Finally, national media coverage showing an accurate milk nutrition fact that Milk Does NOT Do the Body Good after a study from Sweden that followed a huge number of people (one study with 61,433 people and another with 45,339) for 20 years and showed that high milk intake (the current 3 glasses a day recommendation) was associated with a 60% higher risk for developing hip fracture and increased mortality risk (2014).
This research goes against everything we’ve been taught about the nutrition in milk.
Milk Nutrition Facts
In this 2 minute clip, Holly Phillips, MD joins CBS News to discuss a study that raises the possibility that high milk consumption may be linked with more fractured bones and a higher death rate. For those in Canada, try this link to watch the news clip.
National Media Coverage on CBS News
From the latest study out of Sweden in the British Medical Journal, September 2014.
“High milk intake was associated with higher mortality in one cohort of women and in another cohort of men, and with higher fracture incidence in women.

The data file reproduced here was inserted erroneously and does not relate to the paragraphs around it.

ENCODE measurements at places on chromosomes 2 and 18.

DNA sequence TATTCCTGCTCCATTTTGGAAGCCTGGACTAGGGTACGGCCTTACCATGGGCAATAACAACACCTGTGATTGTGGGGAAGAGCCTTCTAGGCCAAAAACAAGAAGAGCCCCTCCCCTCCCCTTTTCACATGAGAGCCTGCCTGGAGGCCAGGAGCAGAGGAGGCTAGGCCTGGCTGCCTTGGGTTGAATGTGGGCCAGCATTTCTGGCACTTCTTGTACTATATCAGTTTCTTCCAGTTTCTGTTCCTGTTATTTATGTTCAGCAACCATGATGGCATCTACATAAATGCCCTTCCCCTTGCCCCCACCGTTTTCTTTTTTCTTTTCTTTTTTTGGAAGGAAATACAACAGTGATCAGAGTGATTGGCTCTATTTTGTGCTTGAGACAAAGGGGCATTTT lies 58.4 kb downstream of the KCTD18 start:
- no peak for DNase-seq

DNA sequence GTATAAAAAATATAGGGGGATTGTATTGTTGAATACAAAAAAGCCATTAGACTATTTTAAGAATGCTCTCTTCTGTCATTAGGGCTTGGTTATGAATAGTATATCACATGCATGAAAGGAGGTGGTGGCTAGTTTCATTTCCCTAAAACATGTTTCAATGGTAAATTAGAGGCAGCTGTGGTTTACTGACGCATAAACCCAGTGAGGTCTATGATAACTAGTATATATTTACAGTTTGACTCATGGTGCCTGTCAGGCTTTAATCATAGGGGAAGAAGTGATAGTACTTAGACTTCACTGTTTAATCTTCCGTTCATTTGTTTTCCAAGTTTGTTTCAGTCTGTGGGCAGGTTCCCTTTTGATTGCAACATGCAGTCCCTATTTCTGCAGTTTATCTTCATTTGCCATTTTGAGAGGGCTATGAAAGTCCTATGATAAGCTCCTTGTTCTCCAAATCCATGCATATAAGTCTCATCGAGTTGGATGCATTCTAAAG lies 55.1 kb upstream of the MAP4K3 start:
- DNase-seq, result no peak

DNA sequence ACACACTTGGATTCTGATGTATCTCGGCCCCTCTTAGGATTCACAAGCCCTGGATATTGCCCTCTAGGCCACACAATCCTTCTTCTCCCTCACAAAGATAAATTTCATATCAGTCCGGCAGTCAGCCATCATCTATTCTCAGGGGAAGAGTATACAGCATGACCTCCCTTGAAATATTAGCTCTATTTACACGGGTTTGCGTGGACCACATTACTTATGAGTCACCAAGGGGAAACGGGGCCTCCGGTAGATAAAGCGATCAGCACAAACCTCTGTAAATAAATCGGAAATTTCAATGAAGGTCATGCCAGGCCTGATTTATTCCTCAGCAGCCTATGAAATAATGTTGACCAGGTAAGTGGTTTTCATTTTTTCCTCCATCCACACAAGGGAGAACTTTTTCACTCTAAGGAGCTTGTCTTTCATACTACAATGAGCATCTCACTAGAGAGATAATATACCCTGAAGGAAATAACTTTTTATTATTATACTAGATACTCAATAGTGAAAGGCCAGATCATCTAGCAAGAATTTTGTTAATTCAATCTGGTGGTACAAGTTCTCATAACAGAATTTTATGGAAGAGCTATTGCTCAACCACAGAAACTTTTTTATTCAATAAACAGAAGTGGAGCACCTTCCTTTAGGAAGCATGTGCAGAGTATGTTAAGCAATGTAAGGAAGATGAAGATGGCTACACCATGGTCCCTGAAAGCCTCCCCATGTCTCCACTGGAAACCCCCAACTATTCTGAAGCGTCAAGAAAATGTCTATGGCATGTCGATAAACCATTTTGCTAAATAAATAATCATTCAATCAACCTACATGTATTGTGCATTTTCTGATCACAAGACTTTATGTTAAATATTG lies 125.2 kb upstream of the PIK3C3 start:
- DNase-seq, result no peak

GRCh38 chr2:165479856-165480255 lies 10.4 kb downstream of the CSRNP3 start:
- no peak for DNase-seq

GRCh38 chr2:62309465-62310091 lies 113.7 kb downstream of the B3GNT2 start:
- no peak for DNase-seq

NutritionFacts.org — Is Milk Good for Our Bones?
Studies are also showing increased risks of breast and prostate cancers in milk drinkers.
When you drink milk, it does in your body just what it does in a calf’s body, which is something that has caught the attention of cancer researchers.
That is, milk causes the amount of insulin-like growth factor, or IGF-1, in your bloodstream to rise. As its name implies, IGF-1 makes things grow (even in grass fed cows).
That’s great if you are a calf too small to eat grass. But it’s not so good if you are an adult human. In your body, rapid growth can mean the growth of cancer cells. Indeed, men with higher amounts of IGF-1 in their blood have higher risk of prostate cancer. Women with more IGF-1 have a higher risk of breast cancer.
In two Harvard studies, men who had two or more dairy servings per day had 30-60 percent higher prostate cancer risk than did men who generally avoided milk.
Studies in other locations have found similar association. –Dr. Neal Barnard, Physicians Committee for Responsible Medicine
Type 1 Diabetes Concerns
There are also studies indicating that cow’s milk proteins trigger type 1 diabetes.
A new study adds more evidence that cow’s milk proteins trigger type 1 diabetes. Marcia Goldfarb of Anatek-EP, a protein research laboratory in Portland, Maine, reports having found antibodies to bovine beta-lactoglobulin in the serum of children with diabetes. Individuals without diabetes did not have the antibody.
Type 1 diabetes is believed to be caused when antibodies destroy the insulin-producing pancreatic cells. Several studies have suggested that cow’s milk proteins may trigger the production of these dangerous antibodies.
Larger studies are currently testing this theory.” — oldfarb M. Relation of time of introduction of cow milk protein to an infant and risk of type 1 diabetes mellitus. J Proteome Research. 2008;7:2165-2167.